To Celebrate True Freedom, Please Vote
"I like to see a man proud of the place in which he lives. I like to see a man live so that his place will be proud of him"
On the Fourth of July we as Americans celebrate two of our highest ideals: freedom and peace. Yet many of us are forgetting the Constitutional right that ensures that we always enjoy these principles, the RIGHT TO VOTE.
For those who claim they are too busy to vote, or that it doesn't mean anything or that their vote does not count, I'd like them to tell that to a citizen of Afghanistan.
The people of Afghanistan have had to endure an invasion from the Soviet Union and the repressive Taliban regime, but will now be voting for the first time this September. The Afghan Online Press reports that over half the population of this remote nation are already registered to vote: 5.5 million out of 9 million eligible, including 2 million women. And the number of registered voters is rising daily, with over 120,000 people a day registering to vote.
They have fought for too long, and made too many sacrifices to throw away their vote.
The voting strength of Senate District 27--which includes all of Cameron, Willacy, Kenedy, Kleberg and a portion of Hidalgo--should compare favorably to other Senatorial Districts. For Example, Senate District 7, which encompasses the northwest part of Harris County, contains about 700,000 people, while ours has a little over 640,000.
Our voter registration figures aren't too different; they have 385,195 (76.5 percent of voting-age residents) and we have 264,014 (62.7 percent of voting-age residents).
Where we differ greatly is voter turnout. For example, although District 7 can't exactly brag about its voter turnout--35.5 percent--our turnout is just 33.3 percent. That is, while 178,612 people go to the polls in northwest Harris County, only 88,017 people in District 27 actually vote.
The loudest voice and greatest impact, when comparing just these two areas of the state, definitely comes from Houston. That means that it makes it harder when elected officials like me try to fight for our constituents in Austin and the same holds true for federally elected officials in Washington.
When we say that we lack infrastructure, that we have difficulty attracting industries that pay higher wages, that we lag behind in graduate programs and professional schools, and that the ratio of patient to doctor is higher in South Texas than elsewhere in the state, we must examine our voting record. Low voter participation makes it harder for our voices to be heard.
This Fourth of July, we should reflect on this great country's amazing history. On July 4, 1776, the Second Continental Congress in Philadelphia united to declare America's independence from England. It took until August of that year for the Declaration of Independence to be completely signed. Celebrations became commonplace after the War of 1812, but the Fourth of July was not declared a legal holiday until 1941.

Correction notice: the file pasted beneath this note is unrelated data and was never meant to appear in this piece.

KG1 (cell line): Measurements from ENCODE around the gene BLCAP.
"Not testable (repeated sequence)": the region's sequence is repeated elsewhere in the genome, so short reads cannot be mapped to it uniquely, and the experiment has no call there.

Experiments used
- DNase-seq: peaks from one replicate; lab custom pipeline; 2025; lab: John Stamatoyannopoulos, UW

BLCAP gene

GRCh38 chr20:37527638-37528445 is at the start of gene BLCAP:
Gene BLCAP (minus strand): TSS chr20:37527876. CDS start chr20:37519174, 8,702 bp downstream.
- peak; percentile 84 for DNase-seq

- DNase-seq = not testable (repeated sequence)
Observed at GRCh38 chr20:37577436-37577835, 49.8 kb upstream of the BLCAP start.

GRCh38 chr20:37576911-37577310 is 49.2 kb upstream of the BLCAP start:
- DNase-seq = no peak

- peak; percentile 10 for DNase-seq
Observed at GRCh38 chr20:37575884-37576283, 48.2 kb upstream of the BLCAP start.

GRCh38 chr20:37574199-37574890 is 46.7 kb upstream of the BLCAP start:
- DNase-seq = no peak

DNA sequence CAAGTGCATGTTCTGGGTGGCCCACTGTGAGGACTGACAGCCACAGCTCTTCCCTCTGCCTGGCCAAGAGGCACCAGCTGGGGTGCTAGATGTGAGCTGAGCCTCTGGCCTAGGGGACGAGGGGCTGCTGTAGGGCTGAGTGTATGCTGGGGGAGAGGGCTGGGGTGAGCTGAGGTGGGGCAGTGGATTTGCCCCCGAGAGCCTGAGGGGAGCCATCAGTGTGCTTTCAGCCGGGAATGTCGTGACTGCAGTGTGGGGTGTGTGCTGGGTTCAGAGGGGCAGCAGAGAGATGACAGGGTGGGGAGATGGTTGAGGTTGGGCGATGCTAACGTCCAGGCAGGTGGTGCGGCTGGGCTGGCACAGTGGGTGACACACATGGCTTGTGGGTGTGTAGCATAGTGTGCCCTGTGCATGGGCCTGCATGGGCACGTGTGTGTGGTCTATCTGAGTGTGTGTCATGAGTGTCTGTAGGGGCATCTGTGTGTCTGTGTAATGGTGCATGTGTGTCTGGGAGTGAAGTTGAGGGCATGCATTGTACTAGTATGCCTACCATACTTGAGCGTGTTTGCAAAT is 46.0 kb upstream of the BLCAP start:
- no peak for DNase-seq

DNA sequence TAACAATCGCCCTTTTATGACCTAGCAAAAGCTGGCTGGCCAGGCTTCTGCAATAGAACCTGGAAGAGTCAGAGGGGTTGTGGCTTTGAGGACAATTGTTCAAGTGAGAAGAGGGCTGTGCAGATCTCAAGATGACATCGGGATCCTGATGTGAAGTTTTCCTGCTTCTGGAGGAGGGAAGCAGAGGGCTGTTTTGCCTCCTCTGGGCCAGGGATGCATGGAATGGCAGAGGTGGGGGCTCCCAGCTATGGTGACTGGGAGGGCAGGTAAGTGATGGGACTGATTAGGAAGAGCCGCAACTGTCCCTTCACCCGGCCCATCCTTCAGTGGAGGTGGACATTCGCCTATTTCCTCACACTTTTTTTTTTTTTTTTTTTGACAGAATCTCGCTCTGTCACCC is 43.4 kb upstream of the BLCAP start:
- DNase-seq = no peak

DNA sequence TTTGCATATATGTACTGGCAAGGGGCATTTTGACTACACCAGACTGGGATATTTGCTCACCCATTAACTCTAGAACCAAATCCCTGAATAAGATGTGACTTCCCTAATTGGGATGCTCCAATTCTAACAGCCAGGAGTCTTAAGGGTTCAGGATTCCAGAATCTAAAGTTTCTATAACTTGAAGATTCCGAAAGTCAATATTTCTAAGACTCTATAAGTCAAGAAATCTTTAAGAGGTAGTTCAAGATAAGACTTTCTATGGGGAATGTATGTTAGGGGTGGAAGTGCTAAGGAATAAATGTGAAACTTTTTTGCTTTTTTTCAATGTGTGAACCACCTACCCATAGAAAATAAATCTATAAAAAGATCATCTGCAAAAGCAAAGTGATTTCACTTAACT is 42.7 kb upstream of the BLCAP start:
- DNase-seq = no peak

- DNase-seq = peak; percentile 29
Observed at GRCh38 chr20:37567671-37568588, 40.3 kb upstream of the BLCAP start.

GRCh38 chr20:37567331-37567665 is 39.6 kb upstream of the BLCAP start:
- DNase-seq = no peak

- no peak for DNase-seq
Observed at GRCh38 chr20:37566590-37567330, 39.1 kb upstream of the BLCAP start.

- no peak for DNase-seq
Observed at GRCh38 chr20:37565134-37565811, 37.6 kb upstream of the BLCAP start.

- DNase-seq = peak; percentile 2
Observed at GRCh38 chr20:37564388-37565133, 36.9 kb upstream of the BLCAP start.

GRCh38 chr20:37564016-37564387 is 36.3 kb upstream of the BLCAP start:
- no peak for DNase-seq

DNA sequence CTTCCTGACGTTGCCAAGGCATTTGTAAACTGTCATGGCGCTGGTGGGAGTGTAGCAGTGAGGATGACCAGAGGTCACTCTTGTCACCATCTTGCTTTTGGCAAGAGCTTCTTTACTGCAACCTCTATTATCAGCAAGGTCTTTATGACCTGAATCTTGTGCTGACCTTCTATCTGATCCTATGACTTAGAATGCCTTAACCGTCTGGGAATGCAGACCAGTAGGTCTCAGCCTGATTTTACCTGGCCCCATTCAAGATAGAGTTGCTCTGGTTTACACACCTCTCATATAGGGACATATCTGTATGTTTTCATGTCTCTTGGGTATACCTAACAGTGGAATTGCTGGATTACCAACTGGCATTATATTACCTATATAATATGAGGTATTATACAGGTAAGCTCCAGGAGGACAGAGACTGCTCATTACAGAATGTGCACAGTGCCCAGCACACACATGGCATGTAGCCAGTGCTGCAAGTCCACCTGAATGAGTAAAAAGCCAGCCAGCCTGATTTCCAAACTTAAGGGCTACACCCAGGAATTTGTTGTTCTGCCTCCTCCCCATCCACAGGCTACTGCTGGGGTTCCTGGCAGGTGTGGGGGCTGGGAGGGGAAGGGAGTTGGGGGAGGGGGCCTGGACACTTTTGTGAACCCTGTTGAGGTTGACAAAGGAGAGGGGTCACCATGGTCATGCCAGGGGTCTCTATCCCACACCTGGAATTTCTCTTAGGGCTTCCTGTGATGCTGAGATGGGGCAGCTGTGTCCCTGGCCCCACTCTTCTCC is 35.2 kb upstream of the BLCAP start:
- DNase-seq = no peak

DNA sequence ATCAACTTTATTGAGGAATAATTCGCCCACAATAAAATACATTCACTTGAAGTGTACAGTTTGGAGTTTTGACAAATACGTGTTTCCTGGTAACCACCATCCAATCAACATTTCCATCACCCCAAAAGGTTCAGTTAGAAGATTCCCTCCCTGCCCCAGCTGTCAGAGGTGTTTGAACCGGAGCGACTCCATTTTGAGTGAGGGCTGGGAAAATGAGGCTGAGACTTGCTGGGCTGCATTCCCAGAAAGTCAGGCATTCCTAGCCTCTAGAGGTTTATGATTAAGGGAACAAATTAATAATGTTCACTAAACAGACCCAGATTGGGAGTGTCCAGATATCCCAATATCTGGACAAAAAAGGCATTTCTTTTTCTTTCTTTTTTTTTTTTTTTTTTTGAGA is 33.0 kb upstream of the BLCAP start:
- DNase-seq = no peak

So this Fourth, while you're celebrating by attending parades, watching fireworks and barbecuing, remember our nation's struggle to become independent and remember that every voter is critical to every election. No one should ever feel that his or her vote doesn't matter, because it always does.
On June 22, 2004, the Corpus Christi Caller Times reported that a Falfurrias city councilman lost his bid for re-election by one vote. And a Brownsville Herald story on June 6, 2004, noted that a $75 million public school bond was defeated by only 79 votes.
The simple act of voting cannot compare to the courageous acts and selfless sacrifices the men and women who are serving or have served in Iraq and Afghanistan have made for the rest of us. We must especially remember the ultimate sacrifice already made by many of our servicemen and servicewomen of giving up their lives for their country, including those who have lost their lives in past wars.
In their honor and in honor of the determination of the people in Afghanistan preparing to vote for the first time, I am asking that the people of District 27 make a firm commitment to vote at every election. I am asking that people register and go to the polls, regardless of party affiliation. And those who already are, that you please continue this patriotic and most important practice.
May the people of District 27 and all of Texas have a safe and wonderful Fourth of July. As always, if you have any input or questions regarding these or other matters, please do not hesitate to contact my office in Austin at 512-463-0127, Brownsville at 956-548-0227 and Weslaco at 956-968-9927.